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French language, as a vehicle of culture and diplomacy, possesses a special combination of melodiousness and logic that structures thought and challenges critical thinking. The musicality of the French language has an elegant capacity to deliver powerful messages with lightness and grace. It is estimated that roughly over 400 million people speak French across North and South Americas, Europe, Africa, Southeast Asia, and beyond. No wonder, UNESCO gives prominence to French as its working language and promotes it by supporting Francophone cultures in different ways. The French language is like a key that opens doors to many countries.
Francophone culture days are an important part of intercultural dialogue.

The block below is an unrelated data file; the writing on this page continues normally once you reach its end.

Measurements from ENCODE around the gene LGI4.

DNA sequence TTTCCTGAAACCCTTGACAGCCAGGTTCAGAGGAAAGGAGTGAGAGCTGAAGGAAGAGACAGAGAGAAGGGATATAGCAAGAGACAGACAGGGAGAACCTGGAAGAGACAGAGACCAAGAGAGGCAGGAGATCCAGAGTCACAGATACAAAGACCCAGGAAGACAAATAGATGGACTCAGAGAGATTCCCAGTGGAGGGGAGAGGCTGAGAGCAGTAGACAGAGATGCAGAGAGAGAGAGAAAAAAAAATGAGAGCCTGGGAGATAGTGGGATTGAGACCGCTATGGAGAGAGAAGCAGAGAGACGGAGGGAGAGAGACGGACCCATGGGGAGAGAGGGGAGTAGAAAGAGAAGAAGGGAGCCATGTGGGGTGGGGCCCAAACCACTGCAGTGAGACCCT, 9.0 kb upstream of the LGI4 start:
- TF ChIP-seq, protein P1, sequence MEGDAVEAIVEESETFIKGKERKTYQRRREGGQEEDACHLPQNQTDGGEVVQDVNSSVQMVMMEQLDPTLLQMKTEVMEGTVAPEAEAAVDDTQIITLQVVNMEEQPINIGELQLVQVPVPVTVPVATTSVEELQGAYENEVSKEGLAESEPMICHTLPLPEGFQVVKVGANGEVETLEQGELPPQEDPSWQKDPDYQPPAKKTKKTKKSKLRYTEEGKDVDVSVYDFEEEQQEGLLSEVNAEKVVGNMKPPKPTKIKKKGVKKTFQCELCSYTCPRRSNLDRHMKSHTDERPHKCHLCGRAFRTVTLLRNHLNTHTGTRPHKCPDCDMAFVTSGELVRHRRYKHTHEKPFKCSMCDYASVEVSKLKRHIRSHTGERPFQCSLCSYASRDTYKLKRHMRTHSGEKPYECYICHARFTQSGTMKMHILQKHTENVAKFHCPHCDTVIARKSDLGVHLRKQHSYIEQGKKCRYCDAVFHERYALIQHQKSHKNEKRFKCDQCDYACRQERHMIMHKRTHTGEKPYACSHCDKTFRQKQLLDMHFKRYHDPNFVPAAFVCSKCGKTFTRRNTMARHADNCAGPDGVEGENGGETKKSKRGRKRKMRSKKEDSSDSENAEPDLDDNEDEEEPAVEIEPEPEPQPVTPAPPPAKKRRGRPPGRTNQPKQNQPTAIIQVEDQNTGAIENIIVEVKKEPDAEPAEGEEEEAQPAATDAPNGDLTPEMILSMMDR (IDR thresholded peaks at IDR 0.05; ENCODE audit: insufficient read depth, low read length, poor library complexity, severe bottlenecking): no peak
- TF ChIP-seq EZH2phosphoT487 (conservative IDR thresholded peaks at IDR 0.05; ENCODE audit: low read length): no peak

On the occasion of the International Day of Francophonie on March 20, the French Alliance of Mongolia in collaboration with the Embassy of France and francophone partners widely organized a series of French language and culture events at various favorite cultural sights of Ulaanbaatar. For over two weeks, French language speakers and enthusiasts in Mongolia united in celebrating the richness in diversity of francophone cultures through music, theater, cuisine, literature, visual art, film, and more. This year marked the 23rd time that the Festival of Francophone cultures was held in Mongolia. L’Alliance Française placed a great emphasis on youth and French language students, who actively participated in competitions of poetry, recitation, song, dictation, and composition. The first-place winners were awarded a week-long trip to Paris. The French language competitions contributed to the development of interest in French-language education for participants and helped viewers to expand their knowledge in different realms of culture, language, and art. As Mongolian students stepped up to the challenge to showcase their talent and creativity on stage, the audience also cheered for the brave ones who persevered through mistakes until the very end. Overall, however, one could sense the necessity for the Mongolian education system to encourage more intellectual expression and creativity in schools instead of solely fixating on academic performance. In French culture, children are brought up from an early age to formulate their opinion, engage in debates over what is happening around them, and express freely how they feel. Such practices could serve well in developing the competitiveness of Mongolian youth in the future. On the closing day, a festival gathered audiences for French music and opera at Sukhbaatar Square. Following the aftermath of the global pandemic, however, visitors were fewer than normally expected. Still, the cultural fair attracted a good number of individuals and united many like-minded people. Francophone organizations, institutions, restaurateurs, and businesses active in sectors of ecotourism, energy, agriculture, education and research, and science and technology partook in the fair. The windchill of a Mongolian spring day did not discourage participants from enjoying themselves under the sunny sky. Relations between France and Mongolia go back to the 13th century, when French artisans, sculptors, and missionaries braved the cold and experienced the customs of people living across the Mongol Empire and made valuable contributions to the Mongolian cultural heritage and history. In modern times, France was one of the first developed countries to acknowledge Mongolia as an independent nation when the latter joined the United Nations in 1961. Currently, France continues to set an example as one of the leaders in strengthening the rule of law and combatting climate change in the world – both are vital issues for the development of Mongolia. Francophone culture days are an important part of intercultural dialogue. They develop mutual understanding and create more harmonious relations among different cultures. The expression and awareness of the abundance of cultural diversity in society are significant markers of democracy and human rights. From Francophone days, we could reflect on new ways of celebrating cultural pluralism in Mongolia. Increased understanding and knowledge of diverse cultures raise the quality of life for a nation’s citizens. The enrichment of spirits and relationships for viewers, participants, and organizers also helps unite a nation. In an era of globalization, intercultural dialogue plays a consequential role in protecting and treasuring cultural diversity. As information and technology bring human beings ever closer in contact with one another, the richness of identities shaped by a multitude of traditions and geographies thrives on open-minded communication. Intercultural dialogues serve as a proponent of peace. Lasting a few days, the cultural events might seem momentary when completed, but the impact on members of society can have lasting positive effects. They reduce negative stereotypes and prejudices that engender fear and conflict. Cultural days build trust and bring out kindness in people. By Ariunaa Jargalsaikhan Published in UB Post on March 30, 2022 Ulaanbaatar
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